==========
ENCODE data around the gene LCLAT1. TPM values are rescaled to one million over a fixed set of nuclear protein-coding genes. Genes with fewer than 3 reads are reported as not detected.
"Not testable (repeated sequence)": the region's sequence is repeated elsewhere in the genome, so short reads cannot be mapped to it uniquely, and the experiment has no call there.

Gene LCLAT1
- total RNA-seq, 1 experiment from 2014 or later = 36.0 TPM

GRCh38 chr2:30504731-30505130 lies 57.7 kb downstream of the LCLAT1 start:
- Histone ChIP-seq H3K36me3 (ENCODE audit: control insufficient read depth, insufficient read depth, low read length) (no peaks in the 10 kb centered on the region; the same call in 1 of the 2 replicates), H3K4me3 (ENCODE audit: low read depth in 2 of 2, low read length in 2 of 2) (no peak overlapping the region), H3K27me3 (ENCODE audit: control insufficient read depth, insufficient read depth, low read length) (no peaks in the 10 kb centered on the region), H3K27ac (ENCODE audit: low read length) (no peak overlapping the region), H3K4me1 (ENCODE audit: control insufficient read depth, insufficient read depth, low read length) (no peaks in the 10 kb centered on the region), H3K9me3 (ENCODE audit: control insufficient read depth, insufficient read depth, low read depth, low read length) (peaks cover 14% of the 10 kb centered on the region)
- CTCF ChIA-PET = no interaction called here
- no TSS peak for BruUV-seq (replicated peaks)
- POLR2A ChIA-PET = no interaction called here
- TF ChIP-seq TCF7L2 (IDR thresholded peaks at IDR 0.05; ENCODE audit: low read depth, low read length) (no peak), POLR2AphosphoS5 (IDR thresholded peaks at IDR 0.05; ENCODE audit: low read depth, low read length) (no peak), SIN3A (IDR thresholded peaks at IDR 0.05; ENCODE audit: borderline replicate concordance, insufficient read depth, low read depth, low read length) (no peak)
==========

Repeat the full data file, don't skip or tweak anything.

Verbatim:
ENCODE data around the gene LCLAT1. TPM values are rescaled to one million over a fixed set of nuclear protein-coding genes. Genes with fewer than 3 reads are reported as not detected.
"Not testable (repeated sequence)": the region's sequence is repeated elsewhere in the genome, so short reads cannot be mapped to it uniquely, and the experiment has no call there.

Gene LCLAT1
- total RNA-seq, 1 experiment from 2014 or later = 36.0 TPM

GRCh38 chr2:30504731-30505130 lies 57.7 kb downstream of the LCLAT1 start:
- Histone ChIP-seq H3K36me3 (ENCODE audit: control insufficient read depth, insufficient read depth, low read length) (no peaks in the 10 kb centered on the region; the same call in 1 of the 2 replicates), H3K4me3 (ENCODE audit: low read depth in 2 of 2, low read length in 2 of 2) (no peak overlapping the region), H3K27me3 (ENCODE audit: control insufficient read depth, insufficient read depth, low read length) (no peaks in the 10 kb centered on the region), H3K27ac (ENCODE audit: low read length) (no peak overlapping the region), H3K4me1 (ENCODE audit: control insufficient read depth, insufficient read depth, low read length) (no peaks in the 10 kb centered on the region), H3K9me3 (ENCODE audit: control insufficient read depth, insufficient read depth, low read depth, low read length) (peaks cover 14% of the 10 kb centered on the region)
- CTCF ChIA-PET = no interaction called here
- no TSS peak for BruUV-seq (replicated peaks)
- POLR2A ChIA-PET = no interaction called here
- TF ChIP-seq TCF7L2 (IDR thresholded peaks at IDR 0.05; ENCODE audit: low read depth, low read length) (no peak), POLR2AphosphoS5 (IDR thresholded peaks at IDR 0.05; ENCODE audit: low read depth, low read length) (no peak), SIN3A (IDR thresholded peaks at IDR 0.05; ENCODE audit: borderline replicate concordance, insufficient read depth, low read depth, low read length) (no peak)